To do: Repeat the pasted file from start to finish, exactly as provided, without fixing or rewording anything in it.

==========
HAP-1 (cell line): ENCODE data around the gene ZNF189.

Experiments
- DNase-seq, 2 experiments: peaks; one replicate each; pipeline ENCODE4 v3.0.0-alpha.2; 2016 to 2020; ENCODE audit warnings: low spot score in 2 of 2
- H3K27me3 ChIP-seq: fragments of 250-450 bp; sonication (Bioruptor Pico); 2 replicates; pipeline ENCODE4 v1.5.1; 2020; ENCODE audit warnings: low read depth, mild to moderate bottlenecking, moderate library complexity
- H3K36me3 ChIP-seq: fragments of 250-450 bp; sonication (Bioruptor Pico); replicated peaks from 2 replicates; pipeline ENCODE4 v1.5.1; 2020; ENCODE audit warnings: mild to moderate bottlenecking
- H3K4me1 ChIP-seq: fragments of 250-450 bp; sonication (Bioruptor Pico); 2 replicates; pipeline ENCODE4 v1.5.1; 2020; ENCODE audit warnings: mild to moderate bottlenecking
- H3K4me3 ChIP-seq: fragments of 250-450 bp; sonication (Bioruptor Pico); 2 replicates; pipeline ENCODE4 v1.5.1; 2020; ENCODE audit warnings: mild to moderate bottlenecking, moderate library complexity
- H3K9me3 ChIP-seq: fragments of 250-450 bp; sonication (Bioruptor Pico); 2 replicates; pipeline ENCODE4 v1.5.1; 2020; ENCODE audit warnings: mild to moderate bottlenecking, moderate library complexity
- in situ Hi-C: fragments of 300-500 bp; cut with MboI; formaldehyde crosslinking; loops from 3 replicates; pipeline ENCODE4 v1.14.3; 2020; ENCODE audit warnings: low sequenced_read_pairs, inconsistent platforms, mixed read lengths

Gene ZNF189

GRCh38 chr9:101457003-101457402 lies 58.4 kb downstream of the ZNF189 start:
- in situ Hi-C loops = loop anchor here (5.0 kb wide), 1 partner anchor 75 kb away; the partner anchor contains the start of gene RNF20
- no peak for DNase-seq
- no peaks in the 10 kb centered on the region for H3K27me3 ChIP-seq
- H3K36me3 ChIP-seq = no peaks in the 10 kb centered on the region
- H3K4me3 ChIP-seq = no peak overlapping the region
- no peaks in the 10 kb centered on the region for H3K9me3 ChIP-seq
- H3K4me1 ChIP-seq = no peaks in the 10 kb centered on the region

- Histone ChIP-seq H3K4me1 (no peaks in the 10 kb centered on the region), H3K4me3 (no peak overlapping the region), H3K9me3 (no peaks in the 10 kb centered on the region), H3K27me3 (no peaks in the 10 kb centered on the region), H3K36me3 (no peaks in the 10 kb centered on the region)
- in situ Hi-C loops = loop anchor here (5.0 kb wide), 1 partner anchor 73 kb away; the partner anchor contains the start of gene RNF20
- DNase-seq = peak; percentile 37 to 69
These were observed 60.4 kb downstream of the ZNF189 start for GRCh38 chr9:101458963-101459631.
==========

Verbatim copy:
HAP-1 (cell line): ENCODE data around the gene ZNF189.

Experiments
- DNase-seq, 2 experiments: peaks; one replicate each; pipeline ENCODE4 v3.0.0-alpha.2; 2016 to 2020; ENCODE audit warnings: low spot score in 2 of 2
- H3K27me3 ChIP-seq: fragments of 250-450 bp; sonication (Bioruptor Pico); 2 replicates; pipeline ENCODE4 v1.5.1; 2020; ENCODE audit warnings: low read depth, mild to moderate bottlenecking, moderate library complexity
- H3K36me3 ChIP-seq: fragments of 250-450 bp; sonication (Bioruptor Pico); replicated peaks from 2 replicates; pipeline ENCODE4 v1.5.1; 2020; ENCODE audit warnings: mild to moderate bottlenecking
- H3K4me1 ChIP-seq: fragments of 250-450 bp; sonication (Bioruptor Pico); 2 replicates; pipeline ENCODE4 v1.5.1; 2020; ENCODE audit warnings: mild to moderate bottlenecking
- H3K4me3 ChIP-seq: fragments of 250-450 bp; sonication (Bioruptor Pico); 2 replicates; pipeline ENCODE4 v1.5.1; 2020; ENCODE audit warnings: mild to moderate bottlenecking, moderate library complexity
- H3K9me3 ChIP-seq: fragments of 250-450 bp; sonication (Bioruptor Pico); 2 replicates; pipeline ENCODE4 v1.5.1; 2020; ENCODE audit warnings: mild to moderate bottlenecking, moderate library complexity
- in situ Hi-C: fragments of 300-500 bp; cut with MboI; formaldehyde crosslinking; loops from 3 replicates; pipeline ENCODE4 v1.14.3; 2020; ENCODE audit warnings: low sequenced_read_pairs, inconsistent platforms, mixed read lengths

Gene ZNF189

GRCh38 chr9:101457003-101457402 lies 58.4 kb downstream of the ZNF189 start:
- in situ Hi-C loops = loop anchor here (5.0 kb wide), 1 partner anchor 75 kb away; the partner anchor contains the start of gene RNF20
- no peak for DNase-seq
- no peaks in the 10 kb centered on the region for H3K27me3 ChIP-seq
- H3K36me3 ChIP-seq = no peaks in the 10 kb centered on the region
- H3K4me3 ChIP-seq = no peak overlapping the region
- no peaks in the 10 kb centered on the region for H3K9me3 ChIP-seq
- H3K4me1 ChIP-seq = no peaks in the 10 kb centered on the region

- Histone ChIP-seq H3K4me1 (no peaks in the 10 kb centered on the region), H3K4me3 (no peak overlapping the region), H3K9me3 (no peaks in the 10 kb centered on the region), H3K27me3 (no peaks in the 10 kb centered on the region), H3K36me3 (no peaks in the 10 kb centered on the region)
- in situ Hi-C loops = loop anchor here (5.0 kb wide), 1 partner anchor 73 kb away; the partner anchor contains the start of gene RNF20
- DNase-seq = peak; percentile 37 to 69
These were observed 60.4 kb downstream of the ZNF189 start for GRCh38 chr9:101458963-101459631.